Karen Hostetler, True Mountain of Deep Vows
Lynda Louise, True garden of togetherness
Meena Srinivasan, True Seal of Peace
Louise Dunlap, True Silent Teaching
Gary De Foe, True Buddha Garden
Sophy Wong, Chan Hanh Nguyen
Harriet Wrye, True Precious Smile
Laura Hunter, True Ocean of Teachings
Alice Christine Dawkins, True Wonderful Mind
Hac Nguyen, Chan Mat Trieu
Susan C Terris, True Fragrant Ocean
Natascha Bruckner, True Ocean of Jewels
Polly Chu, True Garden of Realizations
Elizabeth Nguyen, Chan Tri Tinh
Alexa Singer-Telles, True Silent Action
Tam Le, Chân Lưu Phong – True Flowing Tradition
Nu-Ha Phan, Chan Dinh Qua
Lennis Lyon, True Silent Forest
Sharon Moy, True Mountain of Clarity
Debra Rodgers, True Chrysanthemum Garden
Birgitte Moyer-Vinding, True Path of Light
Maria Nicora, True Garden of Goodness
Joshua Kaufman, True Shining Ocean
Miriam Goldberg, True Recollection of Happiness
Keith Mesecher
Mary Gorman, True Ever Lasting Ocean
Peter Kuhn, True Ocean of Joy
Robert Speer, True Silent Light
Denise Bergez, True Silent Shining
Marge Wurgel, True Crane Garden

Sexual Harassment Policy

This is the most recent tool provided to us by the North American Dharma Teachers Harmony Committee. Here is an excerpt:

“Dharma Teachers have an ethical duty to prevent harm, including harm from intentional or unintentional sexual harassment. The Care-Taking Council offers this policy to increase Dharma Teacher awareness of and sensitivity to possible sexual harassment, minimize the risk of sexual harassment, and provide guidelines to help protect Sanghas and Dharma Teachers from the suffering caused by sexual harassment.”

Please read the entire document for additional insight.

View PDF Document

Philip Seymour Hoffman and Me

Happiness, the End of Suffering, and Recovery

Forty-six. That’s not so old — young in fact. He and I are both 46, with young children, and in a long term relationship. We both got sober very young and then maintained that sobriety for many years. Mr. Hoffman made it 23-years, and I’m about to reach my 25th year. This is where the story diverges into disbelief, tragedy, and sadness. Philip Seymour Hoffman is dead from a drug overdose in his own house and a needle in his arm.

How does this happen? Why am I still here and he’s dead? These are the questions on my mind today.

What is clear to me is that success, fame, and fortune do not equal happiness and recovery. Further, many men and women in their forties die everyday. Many probably die from alcohol or drugs. We can’t really blame the heroin, though it is gnarly and deadly, because we know that the drug is just a symptom of a deeper suffering, a deeper sadness, and an inability to cope with reality.

Here’s what I know about happiness, the end of suffering, and recovery.

Continue reading

A New OI Aspirant

0000042_be-beautiful-be-yourselfAs I walked with the Sangha through the Oak Grove at Deer Park last summer I heard myself say, “I am a good wife.”  I was startled and happy to hear that spontaneous belief.  For years, when I became irritated, impatient, or outright angry with my husband, I would say to myself, “What a lousy wife I am. He didn’t deserve that.  I was feeling bad about myself and took it out on him. Why does he stay married to me?”  It wasn’t that I had said or done anything really awful, and I knew that my own suffering was  the cause of my feelings and  behavior. Later that day, while listening to the Dharma Talk, I realized that the time was right for me to become an Order of Interbeing aspirant.  Enough of my own suffering had been transformed that I could aspire to the Fourteen Mindfulness Trainings in order to  build on my practice experiences and further transform my suffering. The source of my faith and enthusiasm for practicing mindfulness is the experience of transformation I have seen in my own life and the relief and joy that comes with transformation.  Before I started to practice in 2007, I acted in ways that were petty, vindictive, mean spirited, or judgmental. Each time, I would chastise myself  and vow to be a kinder, better person, but nothing changed.  What I didn’t see was the direct connection between my behavior and my own big melting pot of internal suffering.  I did see that feeling anxious and insecure about myself was the common antecedent to the behaviors that I wanted to change in myself.   But I didn’t know how to become less anxious and more secure.  I felt hopeless to change what I didn’t like in myself.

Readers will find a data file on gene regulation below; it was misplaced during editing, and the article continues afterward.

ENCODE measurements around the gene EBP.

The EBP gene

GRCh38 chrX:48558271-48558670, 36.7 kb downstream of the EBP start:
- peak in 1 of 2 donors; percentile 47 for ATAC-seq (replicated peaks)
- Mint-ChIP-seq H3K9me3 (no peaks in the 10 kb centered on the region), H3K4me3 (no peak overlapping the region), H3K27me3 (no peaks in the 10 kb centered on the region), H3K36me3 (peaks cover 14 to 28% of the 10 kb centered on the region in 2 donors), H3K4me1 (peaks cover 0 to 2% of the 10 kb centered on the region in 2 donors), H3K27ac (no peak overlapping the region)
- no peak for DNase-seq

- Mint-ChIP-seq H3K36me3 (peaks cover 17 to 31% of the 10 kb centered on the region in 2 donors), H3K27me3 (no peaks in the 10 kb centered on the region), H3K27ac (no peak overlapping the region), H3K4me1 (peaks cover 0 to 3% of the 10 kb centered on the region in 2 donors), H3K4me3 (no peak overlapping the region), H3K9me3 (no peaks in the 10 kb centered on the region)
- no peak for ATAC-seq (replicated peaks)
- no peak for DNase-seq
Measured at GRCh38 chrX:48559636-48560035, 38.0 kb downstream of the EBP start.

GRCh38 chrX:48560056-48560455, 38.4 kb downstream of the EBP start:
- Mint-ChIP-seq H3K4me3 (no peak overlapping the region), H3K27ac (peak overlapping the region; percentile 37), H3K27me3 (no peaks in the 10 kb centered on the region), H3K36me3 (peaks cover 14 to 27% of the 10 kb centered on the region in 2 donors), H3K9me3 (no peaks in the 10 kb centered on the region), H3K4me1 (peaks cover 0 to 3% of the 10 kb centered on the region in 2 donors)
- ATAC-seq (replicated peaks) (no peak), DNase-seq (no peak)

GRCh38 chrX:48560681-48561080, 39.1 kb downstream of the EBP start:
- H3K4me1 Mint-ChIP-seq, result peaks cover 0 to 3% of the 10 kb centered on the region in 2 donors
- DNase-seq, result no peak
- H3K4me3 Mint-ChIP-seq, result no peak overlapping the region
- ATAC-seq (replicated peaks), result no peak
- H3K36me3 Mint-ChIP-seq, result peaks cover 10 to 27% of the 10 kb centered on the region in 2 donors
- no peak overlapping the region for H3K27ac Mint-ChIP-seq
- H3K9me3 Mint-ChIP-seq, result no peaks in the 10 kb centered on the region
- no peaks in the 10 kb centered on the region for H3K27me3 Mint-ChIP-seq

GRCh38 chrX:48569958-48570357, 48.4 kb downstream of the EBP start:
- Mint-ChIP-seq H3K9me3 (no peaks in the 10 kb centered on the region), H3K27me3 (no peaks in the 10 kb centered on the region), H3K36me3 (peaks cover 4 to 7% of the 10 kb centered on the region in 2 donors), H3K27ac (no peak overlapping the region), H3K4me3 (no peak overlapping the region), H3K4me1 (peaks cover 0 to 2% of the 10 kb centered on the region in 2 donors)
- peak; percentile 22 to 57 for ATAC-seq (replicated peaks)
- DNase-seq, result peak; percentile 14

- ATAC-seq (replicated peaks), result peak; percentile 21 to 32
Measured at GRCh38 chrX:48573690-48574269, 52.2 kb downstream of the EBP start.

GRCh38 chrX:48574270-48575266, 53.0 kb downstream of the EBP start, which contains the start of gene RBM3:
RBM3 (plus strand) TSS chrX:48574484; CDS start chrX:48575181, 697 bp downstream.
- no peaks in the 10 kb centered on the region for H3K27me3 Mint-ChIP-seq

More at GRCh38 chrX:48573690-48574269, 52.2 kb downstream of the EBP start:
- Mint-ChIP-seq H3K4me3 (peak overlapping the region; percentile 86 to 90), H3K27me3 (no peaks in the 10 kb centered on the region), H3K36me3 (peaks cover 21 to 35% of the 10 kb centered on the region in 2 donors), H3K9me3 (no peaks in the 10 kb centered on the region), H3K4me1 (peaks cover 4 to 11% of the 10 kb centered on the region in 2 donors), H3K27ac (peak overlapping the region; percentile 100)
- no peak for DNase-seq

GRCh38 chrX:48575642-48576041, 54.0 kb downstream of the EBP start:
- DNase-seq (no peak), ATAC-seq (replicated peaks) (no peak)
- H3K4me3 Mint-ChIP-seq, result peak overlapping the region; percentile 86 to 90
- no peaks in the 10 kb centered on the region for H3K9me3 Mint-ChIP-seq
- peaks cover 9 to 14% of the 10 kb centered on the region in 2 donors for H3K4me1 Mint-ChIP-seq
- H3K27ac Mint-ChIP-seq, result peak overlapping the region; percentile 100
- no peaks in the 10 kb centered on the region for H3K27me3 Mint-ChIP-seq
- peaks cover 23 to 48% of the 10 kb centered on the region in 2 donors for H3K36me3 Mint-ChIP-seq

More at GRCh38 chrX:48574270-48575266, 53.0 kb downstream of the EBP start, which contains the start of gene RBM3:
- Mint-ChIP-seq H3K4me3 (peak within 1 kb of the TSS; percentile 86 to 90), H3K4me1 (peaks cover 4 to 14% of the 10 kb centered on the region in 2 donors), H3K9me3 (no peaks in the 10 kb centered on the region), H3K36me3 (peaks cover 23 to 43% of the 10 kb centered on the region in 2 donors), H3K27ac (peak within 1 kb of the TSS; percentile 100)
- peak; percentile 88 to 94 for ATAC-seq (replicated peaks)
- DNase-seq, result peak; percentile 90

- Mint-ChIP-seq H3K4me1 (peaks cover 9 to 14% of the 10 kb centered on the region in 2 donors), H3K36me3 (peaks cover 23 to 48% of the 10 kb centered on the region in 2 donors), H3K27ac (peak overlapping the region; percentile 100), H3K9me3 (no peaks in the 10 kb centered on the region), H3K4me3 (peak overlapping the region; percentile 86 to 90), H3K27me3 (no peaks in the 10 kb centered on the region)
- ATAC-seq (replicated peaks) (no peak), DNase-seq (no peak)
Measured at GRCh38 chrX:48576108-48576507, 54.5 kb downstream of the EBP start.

After a year or so of practicing mindfulness in the tradition of Thich Nhat Hanh, I began to notice that I was less likely to act in ways that hurt others.  I was more patient and accepting of others.  Since I hadn’t done anything to directly change myself, I realized that the changes must be related to my daily sitting practice and from faithfully attending Sangha every week.  This was a stunning realization.  I realized that I didn’t have to try to change, but rather I could keep practicing and noticing my thoughts and feelings as I had been doing.  I decided to stop trying to purposefully change and just keep sitting.  What a relief! Continue reading